Real estate professionals do more than selling properties and representing buyers. Many are involved in leasing and renting, helping large landlords manage their buildings, or being landlords themselves. So it's important for current and future real estate agents to understand the different types of leases used in the industry.
There are four different types of lease: gross lease, net lease, percentage lease, and variable lease. Let's have a look at each one.
1. Gross Lease
Gross leases are most common for commercial properties such as offices and retail space. The tenant pays a single, flat amount that includes rent, taxes, utilities, and insurance. The landlord is responsible for paying taxes, utilities, and insurance from the rent fees.
There are two sub-types of gross lease: modified and full service. A modified gross lease allows the landlord and the renter to negotiate which utilities will be covered by each party. For example, in a modified gross lease the renter may pay electricity costs, but the landlord is responsible for waste removal. A full-service lease is where a tenant pays a flat fee, and the landlord is responsible for paying all incidental costs out of that rent. Full-service leases are more expensive for the renter but easier to budget.
2. Net Lease
A net lease is the opposite of a gross lease. In a net lease agreement, the renter pays not only a fixed rent to the landlord but also covers all incidental costs. This type of lease is also common for commercial property and is perfect for owners who do not want the hassle of paying incidentals or taking care of the property.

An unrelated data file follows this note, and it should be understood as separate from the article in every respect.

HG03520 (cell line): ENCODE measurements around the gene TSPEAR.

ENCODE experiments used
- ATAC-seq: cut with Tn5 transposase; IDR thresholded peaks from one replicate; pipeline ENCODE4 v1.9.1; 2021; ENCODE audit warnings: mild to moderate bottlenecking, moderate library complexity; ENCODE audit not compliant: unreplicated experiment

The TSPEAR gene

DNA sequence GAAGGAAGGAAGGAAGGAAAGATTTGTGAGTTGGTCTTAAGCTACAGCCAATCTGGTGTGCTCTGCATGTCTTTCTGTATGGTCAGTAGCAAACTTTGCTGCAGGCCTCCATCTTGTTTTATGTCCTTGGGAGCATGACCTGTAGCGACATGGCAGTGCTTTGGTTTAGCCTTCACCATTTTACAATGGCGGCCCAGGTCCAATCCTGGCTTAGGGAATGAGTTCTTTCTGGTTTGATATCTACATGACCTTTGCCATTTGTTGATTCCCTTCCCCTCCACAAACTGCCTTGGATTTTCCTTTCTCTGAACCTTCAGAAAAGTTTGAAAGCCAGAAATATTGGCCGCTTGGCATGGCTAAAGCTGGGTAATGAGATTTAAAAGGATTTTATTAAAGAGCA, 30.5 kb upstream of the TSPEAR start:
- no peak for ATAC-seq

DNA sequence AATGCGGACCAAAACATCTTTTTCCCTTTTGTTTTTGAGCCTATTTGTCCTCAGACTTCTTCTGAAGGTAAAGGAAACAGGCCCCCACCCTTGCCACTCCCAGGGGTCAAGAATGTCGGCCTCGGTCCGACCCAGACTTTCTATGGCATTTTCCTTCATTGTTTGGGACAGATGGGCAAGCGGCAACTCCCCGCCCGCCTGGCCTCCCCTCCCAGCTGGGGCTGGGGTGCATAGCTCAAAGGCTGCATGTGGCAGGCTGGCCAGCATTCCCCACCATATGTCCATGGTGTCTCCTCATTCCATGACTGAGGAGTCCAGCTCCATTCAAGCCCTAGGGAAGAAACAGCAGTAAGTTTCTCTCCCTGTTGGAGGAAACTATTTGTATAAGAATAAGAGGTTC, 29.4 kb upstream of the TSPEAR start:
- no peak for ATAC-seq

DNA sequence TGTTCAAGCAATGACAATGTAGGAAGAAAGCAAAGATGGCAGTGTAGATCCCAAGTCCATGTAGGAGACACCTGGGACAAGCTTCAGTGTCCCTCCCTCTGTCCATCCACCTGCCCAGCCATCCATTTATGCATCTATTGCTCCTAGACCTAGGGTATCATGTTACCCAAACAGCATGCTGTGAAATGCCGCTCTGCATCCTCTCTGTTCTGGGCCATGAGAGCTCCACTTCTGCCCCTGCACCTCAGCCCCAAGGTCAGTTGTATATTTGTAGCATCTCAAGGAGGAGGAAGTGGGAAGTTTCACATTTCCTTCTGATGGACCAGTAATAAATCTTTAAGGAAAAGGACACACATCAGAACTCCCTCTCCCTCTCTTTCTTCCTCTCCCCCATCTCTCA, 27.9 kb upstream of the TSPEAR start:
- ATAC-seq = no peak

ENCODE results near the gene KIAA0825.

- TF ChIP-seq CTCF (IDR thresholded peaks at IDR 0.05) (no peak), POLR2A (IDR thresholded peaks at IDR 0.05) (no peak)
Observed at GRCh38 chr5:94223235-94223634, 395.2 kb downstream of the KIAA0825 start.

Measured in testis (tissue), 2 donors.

There are three subtypes of net leases: single net leases, double net leases, and triple net leases. This refers to the number of expense categories the renter is covering. The three expense categories are taxes, maintenance, and insurance. A single net lease covers only one of these categories, a double net lease two, and so on. Double and triple net leases are typical for long-term rentals.
3. Percentage Lease
Another commercial lease, the percentage lease involves a fixed rental rate and a percentage of the profits of the business renting the premises. This allows for a lower rental rate, and potentially more money for the landlord if the lessee does well. It also allows the renter to pay less in rent if they are less successful.
Typically, the percentage clause does not begin until the renter reaches a certain revenue level, called the "breakpoint". This gives the property owner an incentive to provide a good location to do business, whether it's retail in a busy shopping area or prestigious office space.
4. Variable lease
A variable lease is a lease that changes according to certain conditions. There are two subtypes of variable leases: index leases and graduated leases.
An index lease ties the rent amount to an index of some kind. In general, that index is the Consumer Price Index, but it may also be tied to local rental market conditions. For example, a renter in a large urban center may negotiate a yearly rent review based on the average office rent in the city.
In a graduated lease, the rent amount increases according to a pre-determined schedule. For example, a renter may negotiate a yearly increase of 3% to be charged every August. They can also be arranged seasonally. It is common for seasonal and tourist businesses to pay more rent during the high season, and less during the low season.
Real estate agents who work in the commercial area need to be familiar with all these types of leases. Your real estate license course should cover this information if required by your state.